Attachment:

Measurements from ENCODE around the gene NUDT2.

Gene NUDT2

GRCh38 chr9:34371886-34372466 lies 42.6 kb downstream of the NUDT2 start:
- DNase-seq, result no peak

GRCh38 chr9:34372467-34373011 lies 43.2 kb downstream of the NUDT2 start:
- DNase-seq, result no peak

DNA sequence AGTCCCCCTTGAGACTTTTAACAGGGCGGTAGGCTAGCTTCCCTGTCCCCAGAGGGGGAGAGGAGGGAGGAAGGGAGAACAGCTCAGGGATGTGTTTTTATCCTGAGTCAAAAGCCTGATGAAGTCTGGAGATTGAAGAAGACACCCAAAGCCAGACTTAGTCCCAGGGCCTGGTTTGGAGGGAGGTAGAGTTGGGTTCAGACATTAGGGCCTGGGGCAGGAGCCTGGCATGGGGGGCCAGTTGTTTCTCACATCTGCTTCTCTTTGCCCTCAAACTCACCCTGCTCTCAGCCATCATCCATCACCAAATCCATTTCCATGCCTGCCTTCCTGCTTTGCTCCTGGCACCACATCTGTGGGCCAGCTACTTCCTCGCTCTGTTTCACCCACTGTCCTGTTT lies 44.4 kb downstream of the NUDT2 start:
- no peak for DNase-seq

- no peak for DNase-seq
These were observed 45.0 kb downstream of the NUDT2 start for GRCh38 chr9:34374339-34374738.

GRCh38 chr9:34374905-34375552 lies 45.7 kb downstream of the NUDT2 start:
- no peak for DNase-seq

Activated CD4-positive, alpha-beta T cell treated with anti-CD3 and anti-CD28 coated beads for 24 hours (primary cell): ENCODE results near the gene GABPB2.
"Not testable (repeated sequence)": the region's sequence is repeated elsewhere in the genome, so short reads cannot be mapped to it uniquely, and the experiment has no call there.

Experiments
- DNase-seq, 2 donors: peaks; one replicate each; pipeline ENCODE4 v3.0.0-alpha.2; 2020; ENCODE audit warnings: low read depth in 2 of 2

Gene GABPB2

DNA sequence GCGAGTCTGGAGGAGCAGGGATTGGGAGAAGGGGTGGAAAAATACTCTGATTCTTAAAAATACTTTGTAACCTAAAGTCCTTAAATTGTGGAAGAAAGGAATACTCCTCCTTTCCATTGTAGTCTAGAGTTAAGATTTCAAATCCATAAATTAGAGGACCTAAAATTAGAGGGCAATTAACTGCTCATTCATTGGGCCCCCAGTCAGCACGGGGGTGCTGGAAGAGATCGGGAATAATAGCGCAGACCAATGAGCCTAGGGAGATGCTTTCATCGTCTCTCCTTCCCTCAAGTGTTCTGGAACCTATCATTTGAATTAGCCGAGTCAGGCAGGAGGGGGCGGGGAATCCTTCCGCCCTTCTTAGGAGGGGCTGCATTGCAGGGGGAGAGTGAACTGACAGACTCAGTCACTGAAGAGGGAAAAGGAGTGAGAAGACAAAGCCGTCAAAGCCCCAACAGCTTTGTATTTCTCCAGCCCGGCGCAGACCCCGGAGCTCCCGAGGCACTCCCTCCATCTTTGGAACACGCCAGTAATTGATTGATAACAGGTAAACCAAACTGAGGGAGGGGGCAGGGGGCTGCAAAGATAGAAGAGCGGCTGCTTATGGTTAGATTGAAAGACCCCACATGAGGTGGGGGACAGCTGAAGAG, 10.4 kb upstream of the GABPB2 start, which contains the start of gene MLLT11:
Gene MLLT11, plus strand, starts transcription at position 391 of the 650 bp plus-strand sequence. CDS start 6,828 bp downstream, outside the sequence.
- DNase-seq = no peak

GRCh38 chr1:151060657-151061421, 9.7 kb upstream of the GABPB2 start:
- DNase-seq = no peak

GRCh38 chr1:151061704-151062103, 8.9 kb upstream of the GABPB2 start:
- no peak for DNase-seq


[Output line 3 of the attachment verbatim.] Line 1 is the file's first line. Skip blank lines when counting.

GRCh38 chr9:34371886-34372466 lies 42.6 kb downstream of the NUDT2 start: